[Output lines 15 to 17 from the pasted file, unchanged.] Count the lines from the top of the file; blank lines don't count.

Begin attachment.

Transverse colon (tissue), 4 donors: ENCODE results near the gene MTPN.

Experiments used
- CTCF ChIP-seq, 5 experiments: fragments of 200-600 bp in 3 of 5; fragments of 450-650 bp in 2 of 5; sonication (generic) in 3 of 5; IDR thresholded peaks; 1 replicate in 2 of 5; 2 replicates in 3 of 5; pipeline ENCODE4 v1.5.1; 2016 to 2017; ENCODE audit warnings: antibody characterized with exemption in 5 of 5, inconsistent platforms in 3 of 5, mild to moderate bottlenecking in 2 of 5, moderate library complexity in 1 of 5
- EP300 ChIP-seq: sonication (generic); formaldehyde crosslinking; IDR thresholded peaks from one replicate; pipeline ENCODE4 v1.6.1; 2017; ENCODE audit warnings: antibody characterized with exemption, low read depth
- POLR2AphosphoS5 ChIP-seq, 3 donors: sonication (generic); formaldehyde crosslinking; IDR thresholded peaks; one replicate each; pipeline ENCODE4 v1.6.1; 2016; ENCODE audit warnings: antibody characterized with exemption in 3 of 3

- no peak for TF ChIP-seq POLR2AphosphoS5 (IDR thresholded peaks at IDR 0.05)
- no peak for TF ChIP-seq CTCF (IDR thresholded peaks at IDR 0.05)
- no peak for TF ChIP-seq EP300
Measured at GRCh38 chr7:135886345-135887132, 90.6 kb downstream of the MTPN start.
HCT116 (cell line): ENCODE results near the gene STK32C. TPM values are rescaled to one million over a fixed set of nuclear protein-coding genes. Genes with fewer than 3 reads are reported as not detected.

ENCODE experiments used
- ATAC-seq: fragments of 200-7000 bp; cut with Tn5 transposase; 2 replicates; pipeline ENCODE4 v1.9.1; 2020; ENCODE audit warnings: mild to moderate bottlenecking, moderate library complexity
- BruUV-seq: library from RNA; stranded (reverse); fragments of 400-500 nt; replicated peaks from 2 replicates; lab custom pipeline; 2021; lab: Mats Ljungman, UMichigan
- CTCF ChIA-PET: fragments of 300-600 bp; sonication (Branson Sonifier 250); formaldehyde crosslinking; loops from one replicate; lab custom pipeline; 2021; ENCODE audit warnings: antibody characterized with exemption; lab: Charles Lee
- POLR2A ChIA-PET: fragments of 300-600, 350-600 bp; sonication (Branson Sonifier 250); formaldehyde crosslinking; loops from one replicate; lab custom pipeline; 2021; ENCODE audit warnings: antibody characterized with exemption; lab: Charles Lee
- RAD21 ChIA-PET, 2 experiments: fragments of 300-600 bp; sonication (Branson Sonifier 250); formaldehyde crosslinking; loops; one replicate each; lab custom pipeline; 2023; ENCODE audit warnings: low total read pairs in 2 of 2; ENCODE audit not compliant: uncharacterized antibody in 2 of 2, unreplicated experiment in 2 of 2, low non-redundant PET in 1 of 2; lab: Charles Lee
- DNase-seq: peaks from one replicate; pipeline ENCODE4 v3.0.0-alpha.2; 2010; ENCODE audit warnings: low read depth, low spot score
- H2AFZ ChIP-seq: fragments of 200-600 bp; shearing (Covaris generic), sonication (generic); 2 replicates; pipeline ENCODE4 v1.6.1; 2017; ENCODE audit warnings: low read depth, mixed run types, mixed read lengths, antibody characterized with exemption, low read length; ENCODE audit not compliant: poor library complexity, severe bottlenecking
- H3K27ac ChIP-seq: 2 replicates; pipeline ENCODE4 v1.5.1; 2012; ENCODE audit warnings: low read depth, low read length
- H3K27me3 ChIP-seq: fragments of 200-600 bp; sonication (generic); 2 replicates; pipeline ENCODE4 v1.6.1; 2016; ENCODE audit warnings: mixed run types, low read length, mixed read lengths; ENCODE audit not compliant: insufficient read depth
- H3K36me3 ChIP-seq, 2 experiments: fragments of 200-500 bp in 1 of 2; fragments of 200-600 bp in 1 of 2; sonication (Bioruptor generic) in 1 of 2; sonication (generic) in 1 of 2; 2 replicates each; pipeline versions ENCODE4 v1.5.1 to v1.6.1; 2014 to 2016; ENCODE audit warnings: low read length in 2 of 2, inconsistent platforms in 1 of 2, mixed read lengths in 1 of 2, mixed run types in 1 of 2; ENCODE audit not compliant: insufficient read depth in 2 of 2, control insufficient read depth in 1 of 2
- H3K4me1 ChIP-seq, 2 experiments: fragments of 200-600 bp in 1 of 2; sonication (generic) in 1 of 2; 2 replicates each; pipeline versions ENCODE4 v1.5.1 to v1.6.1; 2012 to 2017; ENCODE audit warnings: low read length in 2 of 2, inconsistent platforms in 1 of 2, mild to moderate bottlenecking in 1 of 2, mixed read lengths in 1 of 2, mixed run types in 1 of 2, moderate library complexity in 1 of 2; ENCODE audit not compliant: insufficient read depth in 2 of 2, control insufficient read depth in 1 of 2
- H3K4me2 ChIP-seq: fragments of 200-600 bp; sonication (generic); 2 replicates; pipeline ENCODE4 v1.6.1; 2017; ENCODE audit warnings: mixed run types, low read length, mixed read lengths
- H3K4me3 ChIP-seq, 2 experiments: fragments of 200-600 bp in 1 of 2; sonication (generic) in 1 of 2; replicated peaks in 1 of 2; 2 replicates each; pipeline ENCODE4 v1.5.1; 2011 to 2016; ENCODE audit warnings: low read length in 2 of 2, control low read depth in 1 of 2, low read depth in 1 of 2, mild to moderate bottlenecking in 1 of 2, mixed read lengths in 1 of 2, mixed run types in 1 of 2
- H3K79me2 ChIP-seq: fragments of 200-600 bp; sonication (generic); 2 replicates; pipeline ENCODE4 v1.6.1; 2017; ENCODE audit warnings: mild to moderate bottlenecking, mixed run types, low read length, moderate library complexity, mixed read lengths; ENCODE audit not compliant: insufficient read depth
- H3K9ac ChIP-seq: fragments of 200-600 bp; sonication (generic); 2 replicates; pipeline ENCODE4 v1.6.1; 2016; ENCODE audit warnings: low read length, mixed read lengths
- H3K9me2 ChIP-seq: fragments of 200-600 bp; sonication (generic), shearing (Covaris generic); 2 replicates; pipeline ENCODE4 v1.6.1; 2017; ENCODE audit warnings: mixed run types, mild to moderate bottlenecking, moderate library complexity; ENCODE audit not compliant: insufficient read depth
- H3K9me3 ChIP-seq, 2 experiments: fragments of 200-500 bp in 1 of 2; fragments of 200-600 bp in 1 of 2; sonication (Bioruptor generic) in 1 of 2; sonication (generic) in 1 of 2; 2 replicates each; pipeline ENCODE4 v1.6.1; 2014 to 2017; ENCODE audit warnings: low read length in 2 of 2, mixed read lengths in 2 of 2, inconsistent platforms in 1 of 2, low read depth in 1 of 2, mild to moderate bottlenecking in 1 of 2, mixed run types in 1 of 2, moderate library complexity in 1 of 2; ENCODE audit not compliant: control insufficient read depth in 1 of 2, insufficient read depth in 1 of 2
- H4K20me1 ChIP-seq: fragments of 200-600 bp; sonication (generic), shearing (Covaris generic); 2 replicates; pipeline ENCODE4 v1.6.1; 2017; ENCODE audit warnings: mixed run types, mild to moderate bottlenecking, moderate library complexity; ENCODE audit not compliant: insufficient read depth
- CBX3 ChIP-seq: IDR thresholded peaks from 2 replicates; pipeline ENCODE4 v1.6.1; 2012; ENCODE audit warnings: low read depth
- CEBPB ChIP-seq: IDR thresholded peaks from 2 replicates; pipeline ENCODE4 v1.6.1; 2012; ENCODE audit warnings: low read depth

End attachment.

- POLR2A ChIA-PET: fragments of 300-600, 350-600 bp; sonication (Branson Sonifier 250); formaldehyde crosslinking; loops from one replicate; lab custom pipeline; 2021; ENCODE audit warnings: antibody characterized with exemption; lab: Charles Lee
- RAD21 ChIA-PET, 2 experiments: fragments of 300-600 bp; sonication (Branson Sonifier 250); formaldehyde crosslinking; loops; one replicate each; lab custom pipeline; 2023; ENCODE audit warnings: low total read pairs in 2 of 2; ENCODE audit not compliant: uncharacterized antibody in 2 of 2, unreplicated experiment in 2 of 2, low non-redundant PET in 1 of 2; lab: Charles Lee
- DNase-seq: peaks from one replicate; pipeline ENCODE4 v3.0.0-alpha.2; 2010; ENCODE audit warnings: low read depth, low spot score